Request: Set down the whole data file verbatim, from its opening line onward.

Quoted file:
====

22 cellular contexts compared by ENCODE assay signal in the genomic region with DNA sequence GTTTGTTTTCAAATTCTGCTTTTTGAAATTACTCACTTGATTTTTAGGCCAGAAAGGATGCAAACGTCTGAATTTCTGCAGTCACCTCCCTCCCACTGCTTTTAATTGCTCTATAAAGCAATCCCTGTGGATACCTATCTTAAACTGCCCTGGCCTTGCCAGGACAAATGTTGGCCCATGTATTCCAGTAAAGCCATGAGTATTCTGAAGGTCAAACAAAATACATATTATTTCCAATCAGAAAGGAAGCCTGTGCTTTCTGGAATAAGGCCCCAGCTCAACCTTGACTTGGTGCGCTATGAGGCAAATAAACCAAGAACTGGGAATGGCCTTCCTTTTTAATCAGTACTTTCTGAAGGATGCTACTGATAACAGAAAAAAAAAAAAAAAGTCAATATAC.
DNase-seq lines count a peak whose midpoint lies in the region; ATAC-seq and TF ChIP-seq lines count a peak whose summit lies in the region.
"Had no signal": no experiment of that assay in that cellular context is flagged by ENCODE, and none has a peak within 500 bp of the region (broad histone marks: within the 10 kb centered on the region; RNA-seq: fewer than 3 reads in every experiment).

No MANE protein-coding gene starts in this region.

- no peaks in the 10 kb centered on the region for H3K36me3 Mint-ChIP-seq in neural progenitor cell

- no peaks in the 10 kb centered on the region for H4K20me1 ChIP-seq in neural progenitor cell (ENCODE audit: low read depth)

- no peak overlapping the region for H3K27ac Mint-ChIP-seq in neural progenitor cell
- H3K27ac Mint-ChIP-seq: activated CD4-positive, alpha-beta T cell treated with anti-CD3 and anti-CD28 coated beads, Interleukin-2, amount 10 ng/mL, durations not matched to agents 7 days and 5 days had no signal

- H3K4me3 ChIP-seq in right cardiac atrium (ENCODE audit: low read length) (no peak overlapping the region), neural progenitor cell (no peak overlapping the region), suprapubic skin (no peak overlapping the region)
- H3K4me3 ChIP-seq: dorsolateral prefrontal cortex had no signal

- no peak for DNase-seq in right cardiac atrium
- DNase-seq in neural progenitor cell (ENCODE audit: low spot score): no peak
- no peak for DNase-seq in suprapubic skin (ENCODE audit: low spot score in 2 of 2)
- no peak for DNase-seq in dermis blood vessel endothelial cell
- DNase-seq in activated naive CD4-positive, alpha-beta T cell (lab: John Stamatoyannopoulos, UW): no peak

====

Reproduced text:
22 cellular contexts compared by ENCODE assay signal in the genomic region with DNA sequence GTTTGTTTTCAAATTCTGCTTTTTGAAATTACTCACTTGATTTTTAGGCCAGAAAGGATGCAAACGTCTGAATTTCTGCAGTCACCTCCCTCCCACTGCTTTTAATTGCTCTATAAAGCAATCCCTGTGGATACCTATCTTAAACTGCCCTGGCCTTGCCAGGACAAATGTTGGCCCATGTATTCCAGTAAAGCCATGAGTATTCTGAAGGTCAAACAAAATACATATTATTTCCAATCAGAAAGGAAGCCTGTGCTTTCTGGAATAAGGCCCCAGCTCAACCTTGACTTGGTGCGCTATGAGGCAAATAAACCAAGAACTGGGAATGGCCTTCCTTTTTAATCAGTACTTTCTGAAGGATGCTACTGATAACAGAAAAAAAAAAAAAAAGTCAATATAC.
DNase-seq lines count a peak whose midpoint lies in the region; ATAC-seq and TF ChIP-seq lines count a peak whose summit lies in the region.
"Had no signal": no experiment of that assay in that cellular context is flagged by ENCODE, and none has a peak within 500 bp of the region (broad histone marks: within the 10 kb centered on the region; RNA-seq: fewer than 3 reads in every experiment).

No MANE protein-coding gene starts in this region.

- no peaks in the 10 kb centered on the region for H3K36me3 Mint-ChIP-seq in neural progenitor cell

- no peaks in the 10 kb centered on the region for H4K20me1 ChIP-seq in neural progenitor cell (ENCODE audit: low read depth)

- no peak overlapping the region for H3K27ac Mint-ChIP-seq in neural progenitor cell
- H3K27ac Mint-ChIP-seq: activated CD4-positive, alpha-beta T cell treated with anti-CD3 and anti-CD28 coated beads, Interleukin-2, amount 10 ng/mL, durations not matched to agents 7 days and 5 days had no signal

- H3K4me3 ChIP-seq in right cardiac atrium (ENCODE audit: low read length) (no peak overlapping the region), neural progenitor cell (no peak overlapping the region), suprapubic skin (no peak overlapping the region)
- H3K4me3 ChIP-seq: dorsolateral prefrontal cortex had no signal

- no peak for DNase-seq in right cardiac atrium
- DNase-seq in neural progenitor cell (ENCODE audit: low spot score): no peak
- no peak for DNase-seq in suprapubic skin (ENCODE audit: low spot score in 2 of 2)
- no peak for DNase-seq in dermis blood vessel endothelial cell
- DNase-seq in activated naive CD4-positive, alpha-beta T cell (lab: John Stamatoyannopoulos, UW): no peak